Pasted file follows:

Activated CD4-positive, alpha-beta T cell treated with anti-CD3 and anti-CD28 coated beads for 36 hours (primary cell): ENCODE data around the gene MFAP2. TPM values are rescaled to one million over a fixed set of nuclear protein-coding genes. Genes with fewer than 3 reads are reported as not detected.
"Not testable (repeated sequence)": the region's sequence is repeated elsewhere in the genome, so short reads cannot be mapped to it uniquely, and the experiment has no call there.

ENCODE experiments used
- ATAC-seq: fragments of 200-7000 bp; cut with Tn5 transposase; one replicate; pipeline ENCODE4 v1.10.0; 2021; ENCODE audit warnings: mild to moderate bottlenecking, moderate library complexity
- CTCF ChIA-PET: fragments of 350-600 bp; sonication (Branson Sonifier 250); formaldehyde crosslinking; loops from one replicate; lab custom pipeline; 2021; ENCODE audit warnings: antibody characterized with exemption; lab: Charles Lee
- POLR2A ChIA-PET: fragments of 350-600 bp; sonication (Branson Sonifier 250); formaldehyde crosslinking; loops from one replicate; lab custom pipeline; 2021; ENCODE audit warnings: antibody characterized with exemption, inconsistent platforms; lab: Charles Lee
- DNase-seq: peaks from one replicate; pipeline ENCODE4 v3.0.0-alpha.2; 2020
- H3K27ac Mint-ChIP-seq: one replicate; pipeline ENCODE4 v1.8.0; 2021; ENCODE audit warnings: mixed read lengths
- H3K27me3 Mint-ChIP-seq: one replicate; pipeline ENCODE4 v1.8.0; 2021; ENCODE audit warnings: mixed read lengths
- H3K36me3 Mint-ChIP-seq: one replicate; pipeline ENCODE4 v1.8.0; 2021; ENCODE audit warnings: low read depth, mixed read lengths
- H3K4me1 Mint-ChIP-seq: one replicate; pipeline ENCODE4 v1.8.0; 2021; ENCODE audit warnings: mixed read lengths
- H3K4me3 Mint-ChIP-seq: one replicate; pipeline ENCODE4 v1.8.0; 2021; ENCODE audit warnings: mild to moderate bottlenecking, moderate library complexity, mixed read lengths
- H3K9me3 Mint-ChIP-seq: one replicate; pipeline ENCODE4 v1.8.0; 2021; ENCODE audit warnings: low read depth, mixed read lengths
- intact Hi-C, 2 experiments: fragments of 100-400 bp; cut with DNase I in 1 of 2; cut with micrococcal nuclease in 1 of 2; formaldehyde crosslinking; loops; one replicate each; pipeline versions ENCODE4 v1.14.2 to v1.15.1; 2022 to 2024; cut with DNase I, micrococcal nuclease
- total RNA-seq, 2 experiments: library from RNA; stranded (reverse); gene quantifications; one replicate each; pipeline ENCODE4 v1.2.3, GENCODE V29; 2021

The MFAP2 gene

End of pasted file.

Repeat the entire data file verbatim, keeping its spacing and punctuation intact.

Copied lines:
Activated CD4-positive, alpha-beta T cell treated with anti-CD3 and anti-CD28 coated beads for 36 hours (primary cell): ENCODE data around the gene MFAP2. TPM values are rescaled to one million over a fixed set of nuclear protein-coding genes. Genes with fewer than 3 reads are reported as not detected.
"Not testable (repeated sequence)": the region's sequence is repeated elsewhere in the genome, so short reads cannot be mapped to it uniquely, and the experiment has no call there.

ENCODE experiments used
- ATAC-seq: fragments of 200-7000 bp; cut with Tn5 transposase; one replicate; pipeline ENCODE4 v1.10.0; 2021; ENCODE audit warnings: mild to moderate bottlenecking, moderate library complexity
- CTCF ChIA-PET: fragments of 350-600 bp; sonication (Branson Sonifier 250); formaldehyde crosslinking; loops from one replicate; lab custom pipeline; 2021; ENCODE audit warnings: antibody characterized with exemption; lab: Charles Lee
- POLR2A ChIA-PET: fragments of 350-600 bp; sonication (Branson Sonifier 250); formaldehyde crosslinking; loops from one replicate; lab custom pipeline; 2021; ENCODE audit warnings: antibody characterized with exemption, inconsistent platforms; lab: Charles Lee
- DNase-seq: peaks from one replicate; pipeline ENCODE4 v3.0.0-alpha.2; 2020
- H3K27ac Mint-ChIP-seq: one replicate; pipeline ENCODE4 v1.8.0; 2021; ENCODE audit warnings: mixed read lengths
- H3K27me3 Mint-ChIP-seq: one replicate; pipeline ENCODE4 v1.8.0; 2021; ENCODE audit warnings: mixed read lengths
- H3K36me3 Mint-ChIP-seq: one replicate; pipeline ENCODE4 v1.8.0; 2021; ENCODE audit warnings: low read depth, mixed read lengths
- H3K4me1 Mint-ChIP-seq: one replicate; pipeline ENCODE4 v1.8.0; 2021; ENCODE audit warnings: mixed read lengths
- H3K4me3 Mint-ChIP-seq: one replicate; pipeline ENCODE4 v1.8.0; 2021; ENCODE audit warnings: mild to moderate bottlenecking, moderate library complexity, mixed read lengths
- H3K9me3 Mint-ChIP-seq: one replicate; pipeline ENCODE4 v1.8.0; 2021; ENCODE audit warnings: low read depth, mixed read lengths
- intact Hi-C, 2 experiments: fragments of 100-400 bp; cut with DNase I in 1 of 2; cut with micrococcal nuclease in 1 of 2; formaldehyde crosslinking; loops; one replicate each; pipeline versions ENCODE4 v1.14.2 to v1.15.1; 2022 to 2024; cut with DNase I, micrococcal nuclease
- total RNA-seq, 2 experiments: library from RNA; stranded (reverse); gene quantifications; one replicate each; pipeline ENCODE4 v1.2.3, GENCODE V29; 2021

The MFAP2 gene